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Blocks & Scaling - AutoCAD LT

Blocks & Scaling - AutoCAD LT

Blocks & Scaling - AutoCAD LT

Let me start by saying that I am no expert in AutoCAD.

I am using a set of files which contain blocks which I insert into drawings that I am working on.

The problem I have is that the scaling is always off. Once I insert a block I have to use the scale command to always scale it up 3x. Is there a way to edit the block so that it is 3x larger on the initial insert?

Thank you!

RE: Blocks & Scaling - AutoCAD LT

Open the block up - it is just an AutoCAD drawing. Scale it up, save it. Open it from within AutoCAD by double clicking on it which will allow you to edit it for that drawing. Or open it from the hard drive directly, scale it and save it. You may get someone angry at you for doing this...

RE: Blocks & Scaling - AutoCAD LT

What is the subject of these block you are scaling? It may have a bearing on whether it's best to be scaling them so often.
If it's text/notes that are routinely inserted within the title block, there is a way to use AutoCAD that doesn't require resizing these blocks. Ever.
If it's a structural detail that is defined by it's dimensions, then you could make your life simpler by inserting all blocks at scale 1:1 and scaling the viewport that looks at them.
If it's an electrical/electronic component then, like the text block, you risk sacrificing legibility if you scale it down.
If it's a hardware component like a bolt or a nut, then, yeah... often people resort to just scaling one block rather than drawing a million specific ones.

Many new users are not properly introduced to using paperspace/layouts, which is the tool that allows you to sidestep these and 101 other drawing annoyances in AutoCAD. Not saying I think that's what your problem is, but it's the #1 cause I've seen. If you want to ask about using layouts, we'd be happy to steer you in the right direction.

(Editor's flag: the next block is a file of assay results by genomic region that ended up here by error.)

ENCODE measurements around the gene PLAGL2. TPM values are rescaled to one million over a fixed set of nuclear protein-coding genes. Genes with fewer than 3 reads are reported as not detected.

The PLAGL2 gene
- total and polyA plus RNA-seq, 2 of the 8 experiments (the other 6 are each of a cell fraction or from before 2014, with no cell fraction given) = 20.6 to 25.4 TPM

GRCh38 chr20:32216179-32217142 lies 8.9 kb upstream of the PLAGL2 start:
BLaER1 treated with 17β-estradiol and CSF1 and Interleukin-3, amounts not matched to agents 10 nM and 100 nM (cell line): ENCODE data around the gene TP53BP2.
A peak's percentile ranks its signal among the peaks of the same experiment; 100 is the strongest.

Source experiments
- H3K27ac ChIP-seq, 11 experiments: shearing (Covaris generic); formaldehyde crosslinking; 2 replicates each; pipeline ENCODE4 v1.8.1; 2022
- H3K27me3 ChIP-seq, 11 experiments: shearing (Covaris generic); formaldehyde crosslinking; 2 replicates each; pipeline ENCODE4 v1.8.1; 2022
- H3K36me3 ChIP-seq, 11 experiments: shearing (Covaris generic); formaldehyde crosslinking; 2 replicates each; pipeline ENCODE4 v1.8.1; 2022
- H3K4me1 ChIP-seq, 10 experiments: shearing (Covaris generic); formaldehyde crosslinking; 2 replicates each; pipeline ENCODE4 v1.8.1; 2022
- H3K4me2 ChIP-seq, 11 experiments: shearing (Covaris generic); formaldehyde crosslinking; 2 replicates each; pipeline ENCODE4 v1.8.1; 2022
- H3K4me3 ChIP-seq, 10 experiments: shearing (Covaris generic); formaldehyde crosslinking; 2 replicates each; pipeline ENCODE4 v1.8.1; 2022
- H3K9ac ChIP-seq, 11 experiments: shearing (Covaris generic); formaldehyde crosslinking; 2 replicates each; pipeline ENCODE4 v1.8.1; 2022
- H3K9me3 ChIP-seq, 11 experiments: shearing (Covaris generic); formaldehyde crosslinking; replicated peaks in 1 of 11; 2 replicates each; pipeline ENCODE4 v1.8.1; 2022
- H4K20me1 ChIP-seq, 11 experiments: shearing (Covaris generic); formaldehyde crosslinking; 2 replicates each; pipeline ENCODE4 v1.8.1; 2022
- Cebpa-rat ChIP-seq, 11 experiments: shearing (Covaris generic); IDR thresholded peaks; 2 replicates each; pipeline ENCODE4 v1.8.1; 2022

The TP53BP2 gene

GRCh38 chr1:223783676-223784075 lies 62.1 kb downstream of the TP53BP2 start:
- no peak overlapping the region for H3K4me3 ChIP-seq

RE: Blocks & Scaling - AutoCAD LT

They are text & notes, basically labels for details. We have been inserting them into the model space, and using view ports on a layout. If there is a better/simpler method, I'm all ears.

I tried what you suggested IFRs but it didn't work. I think I know what the problem was though: We use an existing dwg file as a template of sorts to start with, which is already populated with these blocks that I edited in the block dwg file. I think I may need to use a new unique name for the blocks that I scale up.

RE: Blocks & Scaling - AutoCAD LT

You have a drawing full of blocks. Open that drawing then double click the blocks to edit them. If they are not visible, insert them then edit them. Or, you can use WBlock to put them each individually on your drive, but if there are a lot of them eithr of these will become tedious.

RE: Blocks & Scaling - AutoCAD LT

Quote (pperlich)

We have been inserting them into the model space

Anything stopping you from inserting the blocks in paperspace? Make the block have correct size/textsize to begin with, and as you insert on paperspace it will always have the right size. Never have to change its scale again.

There is a certain... obsessive compulsive behaviour... required when doing CAD. You don't have to be a nerd to be good at CAD... but it helps.


RE: Blocks & Scaling - AutoCAD LT

Another way that we have used here, is to take that primary file that contains all the blocks, and build tool palettes from them. You can customize them, and have separate tabs or organizations, like 1 series of blocks for screw callouts, that you input into full size drawings, then another palette that inserts for 3/8" scale, etc. You can customize scales, and layers that things insert on within the tabs of the individual palettes.

As a caution, when you do this, the primary file that all the blocks come from to populate the tool palette - The file must remain in one location, the tool palette remembers where that file is, and pulls from it when you click on one of the items (unless that specific block exists in the drawing already)

I know that's a sparse description, sorry, management and use of them is pretty straightforward in theory, but can become a bit complex. But, is is a powerful tool if set up correctly.

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